Automating The Tests (for buildbot)
An important trick -- perhaps the most important trick -- in our approach to agile testing, and continuous integration in particular, is automating the tests. Test automation lets you leverage everyone's test code with no extra effort. Unfortunately it also turns out to be a pretty tricky thing to do, technically! Here is a simple narrative (with links to the source!) showing what we did and how we did it.
(Yes, all of our tests are automated and run frequently via buildbot. If you don't believe us, visit our buildbot pages.)
General Automation Rules
One huge benefit of automating your tests and running them via buildbot is that you quickly figure out what parts of your app and which tests are environment, permission, or path-dependent. This becomes even more apparent when you try to automate tests that someone else has written using a test framework you've never used. (Fun, fun, fun!)
The three short rules we have to offer are:
- Don't depend on PATH. Each developer account may set it differently, and (more importantly) each machine your tests are running on may have it set differently. Especially Windows machines.
- Don't depend on sys.path or PYTHONPATH being set correctly.
- If you find yourself using a '/' at the front of a temporary filename or a path to a data file, stop yourself. Figure out how to write every filename that's part of your package as a filename relative to your root package directory.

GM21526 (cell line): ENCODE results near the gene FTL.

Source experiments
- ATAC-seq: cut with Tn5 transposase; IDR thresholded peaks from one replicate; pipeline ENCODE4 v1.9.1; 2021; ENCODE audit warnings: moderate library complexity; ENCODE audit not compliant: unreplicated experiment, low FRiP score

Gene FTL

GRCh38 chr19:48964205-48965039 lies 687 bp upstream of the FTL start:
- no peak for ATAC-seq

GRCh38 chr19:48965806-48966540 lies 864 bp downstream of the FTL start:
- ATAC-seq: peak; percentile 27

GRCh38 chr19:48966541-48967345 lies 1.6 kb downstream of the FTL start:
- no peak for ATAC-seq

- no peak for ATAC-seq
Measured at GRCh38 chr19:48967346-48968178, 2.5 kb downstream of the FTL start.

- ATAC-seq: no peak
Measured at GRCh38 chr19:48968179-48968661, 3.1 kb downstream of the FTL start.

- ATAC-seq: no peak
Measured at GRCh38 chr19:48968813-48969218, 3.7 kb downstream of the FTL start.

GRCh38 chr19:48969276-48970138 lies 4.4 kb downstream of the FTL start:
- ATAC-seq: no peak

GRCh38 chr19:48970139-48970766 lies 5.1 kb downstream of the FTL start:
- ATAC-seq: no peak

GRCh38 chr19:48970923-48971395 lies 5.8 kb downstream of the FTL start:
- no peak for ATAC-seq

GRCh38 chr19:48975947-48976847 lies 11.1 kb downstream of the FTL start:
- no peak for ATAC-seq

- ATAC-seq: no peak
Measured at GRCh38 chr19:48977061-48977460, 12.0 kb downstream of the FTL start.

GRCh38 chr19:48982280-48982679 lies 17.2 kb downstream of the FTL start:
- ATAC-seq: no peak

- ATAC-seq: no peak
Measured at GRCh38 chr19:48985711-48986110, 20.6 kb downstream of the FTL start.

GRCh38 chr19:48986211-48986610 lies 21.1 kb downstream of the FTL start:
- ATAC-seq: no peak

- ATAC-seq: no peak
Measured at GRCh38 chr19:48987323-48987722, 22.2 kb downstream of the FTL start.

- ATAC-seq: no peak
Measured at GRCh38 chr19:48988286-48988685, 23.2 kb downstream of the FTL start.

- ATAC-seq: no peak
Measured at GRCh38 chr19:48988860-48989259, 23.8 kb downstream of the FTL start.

The most commonly used path trick in our arsenal was the use of __file__ to figure out what your local directory path is; e.g. see bin/_mypath. Any command-line script in bin/ could 'import _mypath' and the lib/ directory would automatically be placed into sys.path; nifty!
Automating unit tests
OK, this is the easy one. Unit tests are supposed to be automated to begin with, right? Yes, but sometimes they're awfully slow, and then you should pick a subset that can be run quickly by developers while they're working. The slow tests can be run just prior to check-in, or (if you're appropriately lazy) in buildbot.
For MOS, we had a bunch of different unit tests all running under nose. The proper way to run them was either with the command line 'nosetests' or (better) 'python setup.py test'. Unfortunately as soon as we added the more heavyweight twill functional tests into the test suite, the tests started to take 1-2 minutes to run. That's waaaay too slow.
So what did we do?
First off, we hacked the unittest framework to display a simple duration (in seconds) for each test; see run-timed-unit-tests for the hack. This immediately told us which tests needed to be disabled for fast running.
Now, all of our tests run through mostest.py. At the top of mostest.py, we stuck a boolean flag "DEBUG_AVOID_SLOW"; any test that was slower than a second or two imported mostest.py and just exited itself if the flag was set to True.
Then, in buildbot, we ran run-timed-unit-tests with the DEBUG_AVOID_SLOW flag set to False -- even if it took an extra 5 minutes, it didn't matter there.